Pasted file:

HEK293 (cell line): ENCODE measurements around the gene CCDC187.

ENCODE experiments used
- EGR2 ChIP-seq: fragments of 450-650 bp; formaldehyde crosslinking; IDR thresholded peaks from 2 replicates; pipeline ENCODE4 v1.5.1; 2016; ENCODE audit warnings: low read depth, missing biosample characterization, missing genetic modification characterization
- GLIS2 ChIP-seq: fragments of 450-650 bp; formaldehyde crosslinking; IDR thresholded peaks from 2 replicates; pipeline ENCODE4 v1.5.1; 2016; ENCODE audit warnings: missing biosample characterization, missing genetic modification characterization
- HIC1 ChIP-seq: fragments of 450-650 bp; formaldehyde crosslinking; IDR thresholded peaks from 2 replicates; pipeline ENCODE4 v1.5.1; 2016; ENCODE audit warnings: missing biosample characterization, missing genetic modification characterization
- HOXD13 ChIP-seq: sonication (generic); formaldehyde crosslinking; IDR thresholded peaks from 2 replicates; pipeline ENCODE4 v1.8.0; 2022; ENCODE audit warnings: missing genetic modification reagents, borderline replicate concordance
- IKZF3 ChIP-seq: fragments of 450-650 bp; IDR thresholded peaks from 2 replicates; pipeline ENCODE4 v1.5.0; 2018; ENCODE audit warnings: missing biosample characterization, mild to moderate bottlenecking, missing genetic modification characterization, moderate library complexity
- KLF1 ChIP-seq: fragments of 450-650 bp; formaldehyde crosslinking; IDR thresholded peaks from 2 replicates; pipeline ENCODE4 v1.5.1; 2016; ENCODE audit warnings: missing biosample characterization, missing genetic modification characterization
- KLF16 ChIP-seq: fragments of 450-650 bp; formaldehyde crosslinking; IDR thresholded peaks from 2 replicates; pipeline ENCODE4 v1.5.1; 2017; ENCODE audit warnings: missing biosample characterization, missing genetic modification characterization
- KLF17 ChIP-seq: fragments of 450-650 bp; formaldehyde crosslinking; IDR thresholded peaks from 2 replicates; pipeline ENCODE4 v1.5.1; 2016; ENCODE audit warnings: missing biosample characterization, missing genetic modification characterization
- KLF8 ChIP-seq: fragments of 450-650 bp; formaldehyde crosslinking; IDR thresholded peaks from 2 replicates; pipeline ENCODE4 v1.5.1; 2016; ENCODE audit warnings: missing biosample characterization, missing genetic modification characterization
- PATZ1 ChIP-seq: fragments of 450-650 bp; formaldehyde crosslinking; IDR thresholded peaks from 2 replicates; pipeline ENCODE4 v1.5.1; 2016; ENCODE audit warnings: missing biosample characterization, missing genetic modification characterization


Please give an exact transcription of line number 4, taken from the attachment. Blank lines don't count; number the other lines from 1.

- GLIS2 ChIP-seq: fragments of 450-650 bp; formaldehyde crosslinking; IDR thresholded peaks from 2 replicates; pipeline ENCODE4 v1.5.1; 2016; ENCODE audit warnings: missing biosample characterization, missing genetic modification characterization